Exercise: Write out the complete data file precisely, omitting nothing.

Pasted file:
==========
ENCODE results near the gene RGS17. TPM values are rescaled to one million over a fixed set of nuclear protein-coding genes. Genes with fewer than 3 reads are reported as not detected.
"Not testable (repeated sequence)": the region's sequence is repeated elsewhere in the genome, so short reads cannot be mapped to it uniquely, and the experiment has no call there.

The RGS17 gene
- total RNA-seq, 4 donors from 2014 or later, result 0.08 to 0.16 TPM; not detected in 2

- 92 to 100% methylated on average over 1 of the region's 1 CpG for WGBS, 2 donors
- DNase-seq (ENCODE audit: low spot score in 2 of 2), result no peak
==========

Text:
ENCODE results near the gene RGS17. TPM values are rescaled to one million over a fixed set of nuclear protein-coding genes. Genes with fewer than 3 reads are reported as not detected.
"Not testable (repeated sequence)": the region's sequence is repeated elsewhere in the genome, so short reads cannot be mapped to it uniquely, and the experiment has no call there.

The RGS17 gene
- total RNA-seq, 4 donors from 2014 or later, result 0.08 to 0.16 TPM; not detected in 2

- 92 to 100% methylated on average over 1 of the region's 1 CpG for WGBS, 2 donors
- DNase-seq (ENCODE audit: low spot score in 2 of 2), result no peak